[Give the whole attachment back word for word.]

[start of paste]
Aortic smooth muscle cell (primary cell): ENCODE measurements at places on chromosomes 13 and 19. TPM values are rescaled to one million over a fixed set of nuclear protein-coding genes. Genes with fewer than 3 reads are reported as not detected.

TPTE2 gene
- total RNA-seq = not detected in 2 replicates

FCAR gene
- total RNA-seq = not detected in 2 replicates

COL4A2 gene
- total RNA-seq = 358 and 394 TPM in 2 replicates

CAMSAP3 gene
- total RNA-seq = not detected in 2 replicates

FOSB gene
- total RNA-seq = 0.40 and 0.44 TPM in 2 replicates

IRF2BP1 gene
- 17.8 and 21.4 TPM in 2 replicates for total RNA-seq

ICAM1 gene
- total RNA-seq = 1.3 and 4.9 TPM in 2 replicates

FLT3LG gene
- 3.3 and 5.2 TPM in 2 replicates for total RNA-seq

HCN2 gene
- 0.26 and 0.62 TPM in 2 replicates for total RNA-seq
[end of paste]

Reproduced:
Aortic smooth muscle cell (primary cell): ENCODE measurements at places on chromosomes 13 and 19. TPM values are rescaled to one million over a fixed set of nuclear protein-coding genes. Genes with fewer than 3 reads are reported as not detected.

TPTE2 gene
- total RNA-seq = not detected in 2 replicates

FCAR gene
- total RNA-seq = not detected in 2 replicates

COL4A2 gene
- total RNA-seq = 358 and 394 TPM in 2 replicates

CAMSAP3 gene
- total RNA-seq = not detected in 2 replicates

FOSB gene
- total RNA-seq = 0.40 and 0.44 TPM in 2 replicates

IRF2BP1 gene
- 17.8 and 21.4 TPM in 2 replicates for total RNA-seq

ICAM1 gene
- total RNA-seq = 1.3 and 4.9 TPM in 2 replicates

FLT3LG gene
- 3.3 and 5.2 TPM in 2 replicates for total RNA-seq

HCN2 gene
- 0.26 and 0.62 TPM in 2 replicates for total RNA-seq